Sense of Entitlement Ingrained (Feedback)

by Steve Smith  on Monday, Jul. 15, 2013 12:00 am  

TO THE EDITOR:

Gwen Moritz’s commentary on “The Entitlement Mentality” was great [June 24 Editor’s Note]. Her message is perfectly on point. It is bad enough when we destroy initiative with well-meaning but poorly executed assistance to poor people, but when we engage in corporate and farm welfare, it is just that much worse.

Farmers (collectively considered an American icon) not only are the beneficiaries of direct support from taxpayers, but many often avoid any significant income taxes themselves by continuing to deduct improvements made to their operations. Then when the more valuable operation passes on to their children, the stepped-up basis, which represents a generation of income, escapes taxation permanently unless it exceeds a huge estate tax exemption. It’s a real racket.

Unfortunately, the sense of entitlement is so ingrained in our culture that most people don’t even recognize it when it is right in front of their noses. Why pay your taxes when a lawyer says he can “reduce or eliminate the amount you owe”? Or a borrower with a cash business tells his lender that he really can afford to repay the loan he is requesting even when his tax return says he can’t, the explanation being something along the lines of “I don’t tell Uncle Sam everything I make.”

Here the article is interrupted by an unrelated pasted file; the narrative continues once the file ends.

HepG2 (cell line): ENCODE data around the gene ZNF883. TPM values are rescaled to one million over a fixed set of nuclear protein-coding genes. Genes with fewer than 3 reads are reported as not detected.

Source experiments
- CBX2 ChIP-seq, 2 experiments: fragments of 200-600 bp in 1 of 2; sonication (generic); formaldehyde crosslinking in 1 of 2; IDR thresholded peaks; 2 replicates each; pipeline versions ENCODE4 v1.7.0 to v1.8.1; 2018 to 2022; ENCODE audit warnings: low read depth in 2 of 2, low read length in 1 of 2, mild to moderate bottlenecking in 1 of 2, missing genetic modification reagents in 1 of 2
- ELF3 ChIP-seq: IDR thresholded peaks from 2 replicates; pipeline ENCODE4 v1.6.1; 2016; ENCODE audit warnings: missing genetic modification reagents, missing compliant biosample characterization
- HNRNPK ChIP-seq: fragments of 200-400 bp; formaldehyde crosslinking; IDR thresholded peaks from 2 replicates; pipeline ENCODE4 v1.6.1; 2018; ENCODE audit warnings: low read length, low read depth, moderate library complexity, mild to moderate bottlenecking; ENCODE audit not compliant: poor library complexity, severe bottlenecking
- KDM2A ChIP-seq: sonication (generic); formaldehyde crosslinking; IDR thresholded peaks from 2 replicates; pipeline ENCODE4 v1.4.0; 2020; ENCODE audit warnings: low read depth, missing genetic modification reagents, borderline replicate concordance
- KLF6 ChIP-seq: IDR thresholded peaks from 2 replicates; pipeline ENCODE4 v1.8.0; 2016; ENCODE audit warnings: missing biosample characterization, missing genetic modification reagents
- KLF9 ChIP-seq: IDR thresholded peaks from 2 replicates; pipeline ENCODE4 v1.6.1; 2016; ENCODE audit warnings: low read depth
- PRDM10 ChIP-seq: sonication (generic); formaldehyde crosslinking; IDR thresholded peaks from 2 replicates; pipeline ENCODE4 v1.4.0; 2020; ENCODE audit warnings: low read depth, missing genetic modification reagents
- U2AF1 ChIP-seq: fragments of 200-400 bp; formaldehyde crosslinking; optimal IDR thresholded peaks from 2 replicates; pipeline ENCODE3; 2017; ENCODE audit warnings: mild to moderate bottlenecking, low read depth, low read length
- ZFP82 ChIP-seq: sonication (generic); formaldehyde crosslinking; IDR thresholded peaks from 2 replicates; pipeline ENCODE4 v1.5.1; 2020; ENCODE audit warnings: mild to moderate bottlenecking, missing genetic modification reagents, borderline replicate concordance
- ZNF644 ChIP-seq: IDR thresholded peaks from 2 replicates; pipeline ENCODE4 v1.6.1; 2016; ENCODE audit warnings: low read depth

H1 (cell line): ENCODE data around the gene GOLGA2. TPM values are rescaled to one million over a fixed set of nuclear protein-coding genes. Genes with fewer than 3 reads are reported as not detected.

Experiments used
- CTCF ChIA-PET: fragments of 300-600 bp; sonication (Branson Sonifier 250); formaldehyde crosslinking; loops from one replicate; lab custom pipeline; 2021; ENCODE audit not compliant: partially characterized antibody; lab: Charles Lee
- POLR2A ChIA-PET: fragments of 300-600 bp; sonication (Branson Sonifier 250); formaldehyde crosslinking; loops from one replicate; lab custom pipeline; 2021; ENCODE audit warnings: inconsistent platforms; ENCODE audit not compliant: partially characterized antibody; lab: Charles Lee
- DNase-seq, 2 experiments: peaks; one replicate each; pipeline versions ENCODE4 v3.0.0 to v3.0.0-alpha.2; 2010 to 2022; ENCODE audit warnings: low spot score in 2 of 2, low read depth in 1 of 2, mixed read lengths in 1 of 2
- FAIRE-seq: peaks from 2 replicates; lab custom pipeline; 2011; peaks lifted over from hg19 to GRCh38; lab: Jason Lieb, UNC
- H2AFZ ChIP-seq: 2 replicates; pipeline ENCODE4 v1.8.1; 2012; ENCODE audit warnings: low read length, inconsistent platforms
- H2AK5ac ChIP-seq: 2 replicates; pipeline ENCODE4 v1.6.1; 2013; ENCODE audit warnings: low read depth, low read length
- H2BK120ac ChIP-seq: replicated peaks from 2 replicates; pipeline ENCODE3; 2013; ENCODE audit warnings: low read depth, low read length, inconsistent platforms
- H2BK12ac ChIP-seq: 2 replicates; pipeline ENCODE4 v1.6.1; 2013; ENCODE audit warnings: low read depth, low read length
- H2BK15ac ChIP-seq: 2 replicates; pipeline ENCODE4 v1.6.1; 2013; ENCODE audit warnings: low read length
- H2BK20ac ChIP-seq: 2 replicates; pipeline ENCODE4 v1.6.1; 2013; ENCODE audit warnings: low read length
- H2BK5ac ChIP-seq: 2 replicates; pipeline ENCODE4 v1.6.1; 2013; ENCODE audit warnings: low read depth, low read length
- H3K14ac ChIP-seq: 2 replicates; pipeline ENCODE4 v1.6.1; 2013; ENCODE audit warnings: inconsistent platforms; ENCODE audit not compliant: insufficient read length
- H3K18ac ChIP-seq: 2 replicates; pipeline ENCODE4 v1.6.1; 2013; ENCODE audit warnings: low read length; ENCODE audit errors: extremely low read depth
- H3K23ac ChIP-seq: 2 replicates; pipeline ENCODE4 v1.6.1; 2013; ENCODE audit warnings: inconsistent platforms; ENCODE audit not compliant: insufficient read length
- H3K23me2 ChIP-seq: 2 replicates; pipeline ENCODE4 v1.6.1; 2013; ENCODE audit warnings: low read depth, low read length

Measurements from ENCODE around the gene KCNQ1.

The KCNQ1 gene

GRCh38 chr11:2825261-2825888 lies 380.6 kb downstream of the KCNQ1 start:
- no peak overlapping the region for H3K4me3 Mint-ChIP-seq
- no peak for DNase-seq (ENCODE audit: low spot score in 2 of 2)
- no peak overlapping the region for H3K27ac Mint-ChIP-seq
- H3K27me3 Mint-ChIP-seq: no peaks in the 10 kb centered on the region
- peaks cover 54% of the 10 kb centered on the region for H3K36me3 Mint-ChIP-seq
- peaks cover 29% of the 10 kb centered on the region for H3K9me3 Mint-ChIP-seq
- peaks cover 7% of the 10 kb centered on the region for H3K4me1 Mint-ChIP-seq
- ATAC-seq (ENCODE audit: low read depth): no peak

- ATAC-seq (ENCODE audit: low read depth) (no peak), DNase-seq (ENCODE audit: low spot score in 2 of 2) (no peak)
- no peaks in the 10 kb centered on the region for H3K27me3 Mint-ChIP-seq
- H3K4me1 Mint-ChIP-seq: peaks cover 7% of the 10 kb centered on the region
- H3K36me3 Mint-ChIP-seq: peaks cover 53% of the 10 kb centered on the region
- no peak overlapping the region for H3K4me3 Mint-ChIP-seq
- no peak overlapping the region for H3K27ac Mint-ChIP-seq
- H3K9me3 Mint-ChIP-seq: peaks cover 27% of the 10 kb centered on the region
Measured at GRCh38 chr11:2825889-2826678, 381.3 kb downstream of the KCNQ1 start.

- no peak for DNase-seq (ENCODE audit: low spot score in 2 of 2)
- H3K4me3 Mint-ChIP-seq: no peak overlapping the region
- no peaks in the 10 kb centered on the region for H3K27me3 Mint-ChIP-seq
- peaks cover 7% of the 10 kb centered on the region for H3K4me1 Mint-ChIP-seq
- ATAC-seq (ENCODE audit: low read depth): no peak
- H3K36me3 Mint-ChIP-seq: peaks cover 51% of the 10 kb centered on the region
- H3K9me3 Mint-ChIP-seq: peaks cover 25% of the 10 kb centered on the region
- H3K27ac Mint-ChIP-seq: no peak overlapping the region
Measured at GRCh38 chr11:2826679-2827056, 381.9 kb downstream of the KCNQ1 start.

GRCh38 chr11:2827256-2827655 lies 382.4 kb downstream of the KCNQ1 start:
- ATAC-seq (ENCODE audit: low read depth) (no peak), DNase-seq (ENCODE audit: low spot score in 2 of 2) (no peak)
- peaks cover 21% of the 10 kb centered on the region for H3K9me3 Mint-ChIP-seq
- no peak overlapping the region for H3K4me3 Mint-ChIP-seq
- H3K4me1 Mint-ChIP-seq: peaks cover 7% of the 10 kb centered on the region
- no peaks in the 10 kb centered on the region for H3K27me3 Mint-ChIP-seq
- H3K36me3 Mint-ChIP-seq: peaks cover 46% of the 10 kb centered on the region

The rest of us (law-abiding chumps) are left to foot the bill for the food stamps and the farmers. It is disgusting. And now the IRS has pulled some boneheaded shenanigans that undermine its credibility when its budget really should be doubled to try to catch all the cheats and reduce the deficit.

From the bottom to the top of the socioeconomic ladder, everybody feels entitled to somebody else’s money whether acquired legally or otherwise. Thanks for the opportunity to get worked up and vent!

Steve Smith

Clinton

 

 

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